As much as I did like Martin, it did really creep me out to think about how easy it is for someone to get into your house. I was lucky enough to be part of a chat with the author recently and he mentioned that he'd done a lot of research on lock-picking whilst writing the book and that it's surprising how many forums and sites there are on the internet that are dedicated to this. It definitely made me want to up the security on our house. It also made me think about things that I've misplaced in the past. Obviously the reality is that most burglars will go for the big cash items, but still...
A great read and one that I will probably read again. I can't wait to pick up the author's second book, Unexpectedly Milo....more
I loved this quirky little mystery. It shows that mysteries don't need blood and gore to be great reads.
The protagonist is Flavia de Luce who, in 1950I loved this quirky little mystery. It shows that mysteries don't need blood and gore to be great reads.
The protagonist is Flavia de Luce who, in 1950, lives in an old country house with her father, two annoying sisters and their handyman/gardener, Dogger. When she finds a dead man in the cucumber patch and her father is taken in for questionning, she decides that she needs to do some investigating of her own to clear his name.
I read this after hearing Michael talk about it on the Books on the Nightstand podcast. It took me a while to get around to reading it, but now I wish I hadn't waited so long! The writing is good and the pace flows well. I instantly liked Flavia and she seems much wiser than her 11 years. She also doesn't take any crap and I love that about her!
I'm really looking forward to reading the next installment! ...more
I absolutely LOVED this book. I couldn't put it down and read it in two sittings. I was hooked from the very beginning and loved that the suspense didI absolutely LOVED this book. I couldn't put it down and read it in two sittings. I was hooked from the very beginning and loved that the suspense didn't let up at all throughout the book.
Katniss is 16. She lives in District 12 of what used to be North America with her mother and twelve year old sister, Prim. There are 11 other Districts, plus the Capitol. There used to be a District 13, but they rebelled against the government and were consequently obliterated by the Capitol. Because of District 13's rebellion, the Capitol stages an event every year to remind the other Districts of the power that the Capitol holds. This event is called the Hunger Games. How does it work? Each District has 2 competitors, known as tributes. The tributes are put into a huge arena, where they literally fight it out to the death. The winner is the person left alive at the end. Scary stuff. When Prim is selected in the lottery that determines the tributes for District 12, Katniss steps into her place. And so the book (and the fight) begins...
We live in a world that is obsessed with reality TV. Personally I can take it or leave it. A couple of shows I'll watch now and again, but mostly they annoy the hell out of me. This book, however, is just captivating. Collins' writing is superb. Yes, this is a YA novel, however it's an intelligently written YA novel and stands well above some adult novels I've read. The writing flows, the suspense is fantastic and the characters are well developed for the most part. I got caught up in the emotions of the book and in some parts my heart was pounding along with Katniss' as I turned the pages.
I haven't read any fiction about the circus before, but I found this to be a captivating novel. It tells the story of Jacob, who is training to be a vI haven't read any fiction about the circus before, but I found this to be a captivating novel. It tells the story of Jacob, who is training to be a veterinarian at Cornell when his parents are killed in a road accident. Distraught, he walks out of his exam and decides that he can't go home and so he jumps on a train... not knowing that it's the train of the Benzini Brothers Most Spectacular Show on Earth. The story goes back and forwards between his journey with the circus as a young man and his time in a nursing home as a 93 year old man.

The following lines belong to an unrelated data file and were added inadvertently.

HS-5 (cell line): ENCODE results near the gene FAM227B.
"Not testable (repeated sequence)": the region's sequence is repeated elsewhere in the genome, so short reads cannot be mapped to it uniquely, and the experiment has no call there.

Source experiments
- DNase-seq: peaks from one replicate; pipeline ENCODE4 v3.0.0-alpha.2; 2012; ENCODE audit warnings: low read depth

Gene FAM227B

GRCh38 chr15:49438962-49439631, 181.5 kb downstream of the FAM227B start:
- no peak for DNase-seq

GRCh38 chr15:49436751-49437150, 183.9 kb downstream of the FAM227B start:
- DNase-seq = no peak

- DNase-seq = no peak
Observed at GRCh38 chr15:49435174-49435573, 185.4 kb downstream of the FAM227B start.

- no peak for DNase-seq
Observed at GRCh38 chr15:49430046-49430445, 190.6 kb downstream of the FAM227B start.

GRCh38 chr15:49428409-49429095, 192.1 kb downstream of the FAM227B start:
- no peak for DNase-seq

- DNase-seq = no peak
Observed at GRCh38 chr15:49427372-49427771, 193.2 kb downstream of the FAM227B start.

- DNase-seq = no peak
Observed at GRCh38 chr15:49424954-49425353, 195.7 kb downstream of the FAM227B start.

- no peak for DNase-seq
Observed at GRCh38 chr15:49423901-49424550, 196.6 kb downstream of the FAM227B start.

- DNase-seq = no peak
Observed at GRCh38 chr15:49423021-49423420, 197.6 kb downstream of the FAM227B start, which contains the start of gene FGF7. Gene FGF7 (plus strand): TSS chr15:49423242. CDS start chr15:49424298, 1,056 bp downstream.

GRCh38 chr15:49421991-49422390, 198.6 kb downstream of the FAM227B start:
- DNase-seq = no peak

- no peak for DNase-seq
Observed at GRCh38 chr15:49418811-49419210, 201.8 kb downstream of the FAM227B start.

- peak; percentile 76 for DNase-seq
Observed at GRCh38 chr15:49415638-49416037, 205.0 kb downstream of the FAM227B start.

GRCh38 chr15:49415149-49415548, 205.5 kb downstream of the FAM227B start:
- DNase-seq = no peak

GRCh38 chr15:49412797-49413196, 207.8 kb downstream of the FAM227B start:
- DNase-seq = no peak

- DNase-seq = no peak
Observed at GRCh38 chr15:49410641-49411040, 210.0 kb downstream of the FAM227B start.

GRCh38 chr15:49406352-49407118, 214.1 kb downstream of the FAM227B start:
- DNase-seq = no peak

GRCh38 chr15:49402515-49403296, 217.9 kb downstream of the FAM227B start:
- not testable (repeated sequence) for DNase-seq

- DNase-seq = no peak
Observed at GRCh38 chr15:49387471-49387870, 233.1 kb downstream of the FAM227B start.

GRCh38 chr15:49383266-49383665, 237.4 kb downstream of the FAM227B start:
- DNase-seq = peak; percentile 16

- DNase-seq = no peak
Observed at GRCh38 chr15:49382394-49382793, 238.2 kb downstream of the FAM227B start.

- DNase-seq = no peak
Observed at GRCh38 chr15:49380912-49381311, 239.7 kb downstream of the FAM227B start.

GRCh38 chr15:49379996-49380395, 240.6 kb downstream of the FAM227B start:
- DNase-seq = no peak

I had wanted to read this for a while, but just never got around to it. As with many books I've read, I wish I'd picked it up sooner. I was engrossed from the first page. As a child, I loved the circus (well, except for the clowns) and this book brought back those magical feelings. Gruen has clearly done her research and perfectly blends fact with fiction and I found that her writing flowed really well. The characters were well-built and I found that I really got to know Jacob throughout the book. At times I wanted to shout at him but most of the time I was rooting for him. I took a lot of pleasure in hating August... the scenes with the animal cruelty were particularly upsetting and at times I wanted to kill him. I have a particular liking for elephants and I fell in love with Rosie as soon as she made an appearance in the book!
I can't say too much about the ending without giving away spoilers, but I will say that I liked the twist and wasn't expecting it at all....more
The narration in this book was brilliant. It really allowed me to get into the mind of the protagonist... and what a mind that is. The book is told frThe narration in this book was brilliant. It really allowed me to get into the mind of the protagonist... and what a mind that is. The book is told from the perspective of Christopher Boone, a 15 year old boy with Asperger's Syndrome. Having known a person who has Asperger's, I was able to see how well the author portrays the mindset and 'quirk's' of someone with this complex condition. Christopher, whilst out for a walk in the middle of the night, discovers that his neighbour's dog has been murdered with a pitch-fork. The story follows him as he attempts to find out whodunnit.
The story made me laugh and feel sad in equal amounts. I can't say too much, as it would give the story away, but at parts I really felt for him and wanted him to be able to connect to other characters in the way that a child without Asperger's can. In other parts, I was really rooting for him and actually cheered at one point (making myself look like a fool in the process).